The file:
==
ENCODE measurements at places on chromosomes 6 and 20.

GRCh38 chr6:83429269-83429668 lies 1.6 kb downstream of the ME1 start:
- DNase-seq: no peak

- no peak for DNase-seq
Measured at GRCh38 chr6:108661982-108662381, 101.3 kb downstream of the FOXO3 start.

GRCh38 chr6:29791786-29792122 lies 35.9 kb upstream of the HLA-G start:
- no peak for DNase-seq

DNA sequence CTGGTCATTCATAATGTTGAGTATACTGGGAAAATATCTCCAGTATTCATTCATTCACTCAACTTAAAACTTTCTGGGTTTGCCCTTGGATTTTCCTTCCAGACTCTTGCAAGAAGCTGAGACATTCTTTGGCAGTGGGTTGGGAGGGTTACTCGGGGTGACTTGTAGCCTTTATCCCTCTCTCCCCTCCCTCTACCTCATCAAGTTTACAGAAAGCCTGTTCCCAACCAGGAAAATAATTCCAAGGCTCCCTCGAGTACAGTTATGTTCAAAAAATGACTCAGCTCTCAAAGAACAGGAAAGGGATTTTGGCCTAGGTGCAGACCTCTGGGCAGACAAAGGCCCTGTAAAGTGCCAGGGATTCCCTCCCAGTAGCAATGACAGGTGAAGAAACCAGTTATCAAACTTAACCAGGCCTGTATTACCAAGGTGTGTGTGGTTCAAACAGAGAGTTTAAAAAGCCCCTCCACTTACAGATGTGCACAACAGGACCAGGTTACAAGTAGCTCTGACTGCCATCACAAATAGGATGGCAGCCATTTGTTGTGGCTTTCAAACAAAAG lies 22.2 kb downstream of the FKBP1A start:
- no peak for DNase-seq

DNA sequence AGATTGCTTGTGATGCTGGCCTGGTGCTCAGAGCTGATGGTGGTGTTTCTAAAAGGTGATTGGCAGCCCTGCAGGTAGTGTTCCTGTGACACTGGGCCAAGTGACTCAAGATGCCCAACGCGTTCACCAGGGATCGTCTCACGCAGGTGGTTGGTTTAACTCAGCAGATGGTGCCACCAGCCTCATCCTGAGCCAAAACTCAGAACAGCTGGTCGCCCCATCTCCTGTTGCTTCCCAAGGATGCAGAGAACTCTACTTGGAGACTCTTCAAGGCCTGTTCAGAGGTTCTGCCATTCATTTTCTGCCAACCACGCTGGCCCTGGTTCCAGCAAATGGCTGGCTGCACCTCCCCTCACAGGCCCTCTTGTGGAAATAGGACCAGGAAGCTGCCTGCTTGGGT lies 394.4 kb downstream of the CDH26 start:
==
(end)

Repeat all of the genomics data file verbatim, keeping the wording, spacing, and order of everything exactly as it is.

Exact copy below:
ENCODE measurements at places on chromosomes 6 and 20.

GRCh38 chr6:83429269-83429668 lies 1.6 kb downstream of the ME1 start:
- DNase-seq: no peak

- no peak for DNase-seq
Measured at GRCh38 chr6:108661982-108662381, 101.3 kb downstream of the FOXO3 start.

GRCh38 chr6:29791786-29792122 lies 35.9 kb upstream of the HLA-G start:
- no peak for DNase-seq

DNA sequence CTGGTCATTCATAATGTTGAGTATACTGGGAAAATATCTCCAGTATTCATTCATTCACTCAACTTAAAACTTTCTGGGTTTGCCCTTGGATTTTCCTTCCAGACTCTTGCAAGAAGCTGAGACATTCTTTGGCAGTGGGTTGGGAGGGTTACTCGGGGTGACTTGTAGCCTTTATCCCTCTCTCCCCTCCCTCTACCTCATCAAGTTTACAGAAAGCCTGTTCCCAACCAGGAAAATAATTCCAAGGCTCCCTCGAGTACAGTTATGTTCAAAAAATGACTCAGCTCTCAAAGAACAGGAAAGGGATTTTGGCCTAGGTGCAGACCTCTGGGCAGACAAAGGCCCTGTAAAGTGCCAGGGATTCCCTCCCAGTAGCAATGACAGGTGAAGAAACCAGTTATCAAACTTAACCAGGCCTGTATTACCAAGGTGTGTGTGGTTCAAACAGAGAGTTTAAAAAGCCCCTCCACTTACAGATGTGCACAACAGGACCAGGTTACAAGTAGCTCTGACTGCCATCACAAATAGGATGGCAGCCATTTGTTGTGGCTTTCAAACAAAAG lies 22.2 kb downstream of the FKBP1A start:
- no peak for DNase-seq

DNA sequence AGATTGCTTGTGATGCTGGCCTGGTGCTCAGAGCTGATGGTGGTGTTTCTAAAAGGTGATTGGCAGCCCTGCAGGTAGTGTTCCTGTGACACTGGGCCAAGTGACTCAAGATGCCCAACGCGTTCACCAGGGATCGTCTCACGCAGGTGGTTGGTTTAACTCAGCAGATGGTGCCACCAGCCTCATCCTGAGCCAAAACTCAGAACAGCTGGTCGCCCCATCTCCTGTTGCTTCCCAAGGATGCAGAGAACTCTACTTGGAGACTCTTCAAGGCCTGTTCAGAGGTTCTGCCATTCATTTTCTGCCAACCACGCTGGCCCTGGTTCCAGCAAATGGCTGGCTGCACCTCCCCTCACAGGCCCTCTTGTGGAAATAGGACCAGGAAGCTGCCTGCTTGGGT lies 394.4 kb downstream of the CDH26 start: